Crime

FORMER LRA ABDUCTEE ASKS FOR WITNESS PROTECTION DURING KWOYELO’S TRIAL

By Christopher Nyeko

GULU: The former Lord’s Resistance Army {LRA} abductee has faulted the International Crimes Division from the Gulu High Court for failing to camouflage key witnesses involved in the trial against ex-rebel commander Thomas Kwoyelo who is still on trial.

The hearing is being presided over by four judges of the high court including Micheal Elubu, Duncan Gaswaga, Stephen Mubiru and alternative judge Dr. Andrew Bashaija who is the head of the International Crime Division of the high court.

Stella Lanam, an activist, also a former LRA abductee who is the Director of Children Networking, a community-based organization in Gulu city, said the means that the court is currently using to protect the witnesses when giving testimonies is insufficiency enough arguing that it puts their lives at risk.

Lanam compared witness protection means implied in International Criminal Court {ICC} and the International Crime Division of the high court of Uganda as self-displaying the affected person to the public with their traumatizing story told openly.

When talking  to UGreports from Gulu High court premises on Monday, She observed that the prosecution witnesses were brought before court while only putting on headlocks and wearing the facemask to protect them from the corona virus but not to hide their identity from the public.

She however implored the court to embrace another technological means or properly camouflaging witnesses.

The activist who is the confidant to some of the prosecution witnesses became concerned following the feedback she received from some of prosecution witnesses who have already testified in June.

Lanam said some witnesses told her that their lives are being threatened by some members of the community because they were not fully protected during the court proceeding in June.

“The prosecution witnesses are brought before the courtroom while poorly camouflage, their real voices are heard making testimonies without any technological distortion and sometime they are required to show to the court some of their body part hurt during the insurgency this leave them prone to be known by the members following the proceeding,” she said.

In the previous hearing held in June this year the prosecution witnesses presented in the court were camouflaged with black dress and their eyes sealed with dark sunglasses.

However it was not the case on Monday as the prosecution witness appeared before court openly.

Charles Richard Kamuli, the head of prosecution team, said articles 36(9) a, b and c of the Court constitution deter any publication of the photos or any things exposing the protected prosecution witnesses in both print, electronic, broadcast or in the public for the public consumption. Citing the act may leave them prone to a security threat.

Kamuli said the court is adopting technology to protect the prosecution witnesses where they are kept in a separate room to testify using video technology.

“It has been very challenging due to the low level of technology sometimes, we are forced to bring them to testify from the courtroom where members of the public are all present,” he noted.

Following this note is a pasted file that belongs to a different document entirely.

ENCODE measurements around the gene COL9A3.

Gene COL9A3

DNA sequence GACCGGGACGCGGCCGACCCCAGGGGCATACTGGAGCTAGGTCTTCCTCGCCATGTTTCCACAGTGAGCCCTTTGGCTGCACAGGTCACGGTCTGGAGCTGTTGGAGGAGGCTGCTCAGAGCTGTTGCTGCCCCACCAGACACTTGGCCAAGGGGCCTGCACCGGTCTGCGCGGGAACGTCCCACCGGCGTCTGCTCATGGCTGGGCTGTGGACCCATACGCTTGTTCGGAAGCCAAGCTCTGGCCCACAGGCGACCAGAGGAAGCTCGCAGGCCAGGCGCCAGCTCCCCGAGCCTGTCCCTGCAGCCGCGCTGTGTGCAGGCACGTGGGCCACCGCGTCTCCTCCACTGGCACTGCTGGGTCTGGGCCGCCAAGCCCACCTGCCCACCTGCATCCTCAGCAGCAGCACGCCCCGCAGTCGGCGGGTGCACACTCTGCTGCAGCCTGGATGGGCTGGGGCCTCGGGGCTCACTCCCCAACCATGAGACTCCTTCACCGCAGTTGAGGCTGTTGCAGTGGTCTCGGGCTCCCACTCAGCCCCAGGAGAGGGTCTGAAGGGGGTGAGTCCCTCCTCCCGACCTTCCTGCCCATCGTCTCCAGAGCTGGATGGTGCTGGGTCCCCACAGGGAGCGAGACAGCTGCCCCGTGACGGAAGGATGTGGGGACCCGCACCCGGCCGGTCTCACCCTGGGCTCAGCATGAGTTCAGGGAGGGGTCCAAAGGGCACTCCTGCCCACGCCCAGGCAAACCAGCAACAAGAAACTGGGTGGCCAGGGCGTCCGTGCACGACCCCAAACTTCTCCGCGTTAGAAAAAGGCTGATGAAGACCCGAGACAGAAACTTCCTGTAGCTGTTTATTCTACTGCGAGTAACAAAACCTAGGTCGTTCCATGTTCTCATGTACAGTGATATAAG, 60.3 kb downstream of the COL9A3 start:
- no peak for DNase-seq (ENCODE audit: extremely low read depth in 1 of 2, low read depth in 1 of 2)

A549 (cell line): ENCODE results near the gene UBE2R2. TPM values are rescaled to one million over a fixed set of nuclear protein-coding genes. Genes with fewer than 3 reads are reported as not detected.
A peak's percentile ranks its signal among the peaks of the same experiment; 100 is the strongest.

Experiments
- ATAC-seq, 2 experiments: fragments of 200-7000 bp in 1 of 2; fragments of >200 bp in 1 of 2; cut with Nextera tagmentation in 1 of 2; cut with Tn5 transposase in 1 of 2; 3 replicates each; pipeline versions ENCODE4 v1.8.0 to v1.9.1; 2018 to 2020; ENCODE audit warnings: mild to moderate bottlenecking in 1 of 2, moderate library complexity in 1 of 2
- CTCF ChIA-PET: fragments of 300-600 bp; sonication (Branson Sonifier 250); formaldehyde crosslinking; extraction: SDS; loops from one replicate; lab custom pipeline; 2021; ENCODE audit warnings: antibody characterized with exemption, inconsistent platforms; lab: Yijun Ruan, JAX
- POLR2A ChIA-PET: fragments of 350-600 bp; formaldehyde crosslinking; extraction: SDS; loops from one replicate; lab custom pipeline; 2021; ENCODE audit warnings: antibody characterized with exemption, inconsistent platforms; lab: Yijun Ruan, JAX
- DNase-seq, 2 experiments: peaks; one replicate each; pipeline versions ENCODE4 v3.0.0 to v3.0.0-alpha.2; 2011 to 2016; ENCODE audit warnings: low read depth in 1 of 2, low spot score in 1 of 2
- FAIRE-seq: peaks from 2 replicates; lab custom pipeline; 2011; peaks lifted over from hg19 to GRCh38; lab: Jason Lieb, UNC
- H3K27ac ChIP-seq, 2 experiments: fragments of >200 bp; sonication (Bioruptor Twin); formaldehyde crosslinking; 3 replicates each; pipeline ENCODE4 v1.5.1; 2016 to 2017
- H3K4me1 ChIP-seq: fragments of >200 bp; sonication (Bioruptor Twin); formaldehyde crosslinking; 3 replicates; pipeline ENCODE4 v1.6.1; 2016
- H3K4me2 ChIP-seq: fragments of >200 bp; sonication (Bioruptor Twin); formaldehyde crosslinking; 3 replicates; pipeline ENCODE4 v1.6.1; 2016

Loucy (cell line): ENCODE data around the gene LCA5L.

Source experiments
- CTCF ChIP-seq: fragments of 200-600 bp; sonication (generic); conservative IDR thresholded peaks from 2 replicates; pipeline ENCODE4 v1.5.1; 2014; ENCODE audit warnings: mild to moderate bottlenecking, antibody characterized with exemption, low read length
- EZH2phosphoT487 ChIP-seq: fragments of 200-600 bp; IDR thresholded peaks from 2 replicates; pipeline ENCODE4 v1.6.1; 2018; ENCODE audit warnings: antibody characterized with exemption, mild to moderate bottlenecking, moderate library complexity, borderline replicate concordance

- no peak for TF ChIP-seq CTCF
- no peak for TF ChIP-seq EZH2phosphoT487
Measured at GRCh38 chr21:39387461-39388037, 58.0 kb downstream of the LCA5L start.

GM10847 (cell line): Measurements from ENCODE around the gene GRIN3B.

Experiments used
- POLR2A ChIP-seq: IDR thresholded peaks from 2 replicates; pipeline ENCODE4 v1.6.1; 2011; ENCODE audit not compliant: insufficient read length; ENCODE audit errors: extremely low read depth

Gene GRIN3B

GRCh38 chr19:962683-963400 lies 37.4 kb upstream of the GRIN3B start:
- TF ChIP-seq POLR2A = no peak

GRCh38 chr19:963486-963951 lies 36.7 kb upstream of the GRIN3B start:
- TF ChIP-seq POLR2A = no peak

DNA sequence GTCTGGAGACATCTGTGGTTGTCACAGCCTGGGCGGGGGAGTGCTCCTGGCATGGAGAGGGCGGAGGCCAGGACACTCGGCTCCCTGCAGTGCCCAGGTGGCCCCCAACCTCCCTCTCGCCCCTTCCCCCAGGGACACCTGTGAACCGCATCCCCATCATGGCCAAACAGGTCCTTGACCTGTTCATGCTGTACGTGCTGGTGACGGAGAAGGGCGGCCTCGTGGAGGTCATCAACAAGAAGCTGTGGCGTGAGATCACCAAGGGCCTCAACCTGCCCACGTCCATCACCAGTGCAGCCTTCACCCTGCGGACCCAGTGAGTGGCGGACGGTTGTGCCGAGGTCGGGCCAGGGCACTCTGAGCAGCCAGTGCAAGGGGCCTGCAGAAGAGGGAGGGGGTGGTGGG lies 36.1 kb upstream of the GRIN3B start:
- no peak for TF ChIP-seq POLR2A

The head of the prosecution team also said another means of protecting a witness is by using pseudo names and hiding identity or facts about them.

Kimuli urged the prosecution witnesses to report any form of threat mounted on them by any person to the security agencies.
The International Crimes Division (ICD) is trying former Lord’s Resistance Army {LRA} rebel commander Thomas Kwoyelo alias Latoni for war crimes and crimes against humanity.

Kwoyelo is facing 93 counts of war crimes and crimes against humanity he allegedly committed in Pabbo Amuru District between 1995 and 2005.

Kwoyelo, 52, was captured in 2008, and first appeared before the ICD in 2011, making him the first LRA rebel commander to face trial in the country.  He has been in detention at Luzira Maximum Prison since 2009.

Meanwhile Evan Ochieng Kwoyello’s defence lawyer said his client has become the longest serving suspect in the history of prison.

“My client has served ten years in remand which has affected his mental health, as his solicitor we are labouring to explain to him because he does not know whether he (Kwoyelo) is still a suspect or has been sentenced,” Ochieng narrated.

The defence teams are hopeful that the accused will come out as a free man. Citing that the accounts from the prosecution witnesses do not hold water.

Ms Beatrice Stella Atingu, the court registrar said the court was delayed due to lack of funding and a corona virus outbreak.

She revealed the hearing is scheduled to last for three week because the other missed sessions in the last quarter are all combined in these three weeks and she is hopeful that the court will be accomplished in 2023.

Henry Komakech Kilama, the victim’s lawyer said they have arranged 64 witnesses to testify in the ongoing hearing happening from Gulu high court however they are hopeful of presenting 34 prosecution witnesses.

On Monday the two prosecution witnesses who testified all made appeals to the government to repatriate them by building them houses and paying for their children in school.

These female witnesses whose identity were kept anonymous because they are a victim told court that they lost their properties after their hut was burnt into ashes and they further demand for trauma treatment by the government.

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